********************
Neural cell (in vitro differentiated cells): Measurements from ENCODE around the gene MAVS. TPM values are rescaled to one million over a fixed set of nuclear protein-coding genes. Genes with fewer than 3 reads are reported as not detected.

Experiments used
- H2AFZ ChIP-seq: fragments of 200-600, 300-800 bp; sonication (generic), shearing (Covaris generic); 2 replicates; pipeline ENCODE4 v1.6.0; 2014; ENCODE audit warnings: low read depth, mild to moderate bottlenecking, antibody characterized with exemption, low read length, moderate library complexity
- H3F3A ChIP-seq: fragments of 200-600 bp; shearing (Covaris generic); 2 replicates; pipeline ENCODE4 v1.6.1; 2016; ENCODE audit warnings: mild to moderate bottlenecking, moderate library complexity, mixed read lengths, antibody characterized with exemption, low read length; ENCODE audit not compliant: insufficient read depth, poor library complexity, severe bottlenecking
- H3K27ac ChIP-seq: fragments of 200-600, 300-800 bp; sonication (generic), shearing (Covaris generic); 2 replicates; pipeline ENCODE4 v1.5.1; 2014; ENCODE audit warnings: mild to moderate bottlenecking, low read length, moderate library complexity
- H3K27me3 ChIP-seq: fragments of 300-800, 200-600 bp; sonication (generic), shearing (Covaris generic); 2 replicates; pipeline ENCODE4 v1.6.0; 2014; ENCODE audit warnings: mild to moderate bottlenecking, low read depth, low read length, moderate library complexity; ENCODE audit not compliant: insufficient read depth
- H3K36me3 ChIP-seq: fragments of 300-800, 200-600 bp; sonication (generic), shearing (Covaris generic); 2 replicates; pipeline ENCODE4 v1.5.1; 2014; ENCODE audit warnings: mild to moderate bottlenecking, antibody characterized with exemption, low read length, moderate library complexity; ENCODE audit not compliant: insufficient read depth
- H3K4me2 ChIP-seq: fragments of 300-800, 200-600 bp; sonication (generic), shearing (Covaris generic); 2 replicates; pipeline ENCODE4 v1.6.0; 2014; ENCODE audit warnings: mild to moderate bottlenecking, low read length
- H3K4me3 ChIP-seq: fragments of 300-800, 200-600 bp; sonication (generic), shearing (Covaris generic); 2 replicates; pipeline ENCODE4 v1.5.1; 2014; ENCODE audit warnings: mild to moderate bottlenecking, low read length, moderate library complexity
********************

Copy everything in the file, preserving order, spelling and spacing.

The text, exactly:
Neural cell (in vitro differentiated cells): Measurements from ENCODE around the gene MAVS. TPM values are rescaled to one million over a fixed set of nuclear protein-coding genes. Genes with fewer than 3 reads are reported as not detected.

Experiments used
- H2AFZ ChIP-seq: fragments of 200-600, 300-800 bp; sonication (generic), shearing (Covaris generic); 2 replicates; pipeline ENCODE4 v1.6.0; 2014; ENCODE audit warnings: low read depth, mild to moderate bottlenecking, antibody characterized with exemption, low read length, moderate library complexity
- H3F3A ChIP-seq: fragments of 200-600 bp; shearing (Covaris generic); 2 replicates; pipeline ENCODE4 v1.6.1; 2016; ENCODE audit warnings: mild to moderate bottlenecking, moderate library complexity, mixed read lengths, antibody characterized with exemption, low read length; ENCODE audit not compliant: insufficient read depth, poor library complexity, severe bottlenecking
- H3K27ac ChIP-seq: fragments of 200-600, 300-800 bp; sonication (generic), shearing (Covaris generic); 2 replicates; pipeline ENCODE4 v1.5.1; 2014; ENCODE audit warnings: mild to moderate bottlenecking, low read length, moderate library complexity
- H3K27me3 ChIP-seq: fragments of 300-800, 200-600 bp; sonication (generic), shearing (Covaris generic); 2 replicates; pipeline ENCODE4 v1.6.0; 2014; ENCODE audit warnings: mild to moderate bottlenecking, low read depth, low read length, moderate library complexity; ENCODE audit not compliant: insufficient read depth
- H3K36me3 ChIP-seq: fragments of 300-800, 200-600 bp; sonication (generic), shearing (Covaris generic); 2 replicates; pipeline ENCODE4 v1.5.1; 2014; ENCODE audit warnings: mild to moderate bottlenecking, antibody characterized with exemption, low read length, moderate library complexity; ENCODE audit not compliant: insufficient read depth
- H3K4me2 ChIP-seq: fragments of 300-800, 200-600 bp; sonication (generic), shearing (Covaris generic); 2 replicates; pipeline ENCODE4 v1.6.0; 2014; ENCODE audit warnings: mild to moderate bottlenecking, low read length
- H3K4me3 ChIP-seq: fragments of 300-800, 200-600 bp; sonication (generic), shearing (Covaris generic); 2 replicates; pipeline ENCODE4 v1.5.1; 2014; ENCODE audit warnings: mild to moderate bottlenecking, low read length, moderate library complexity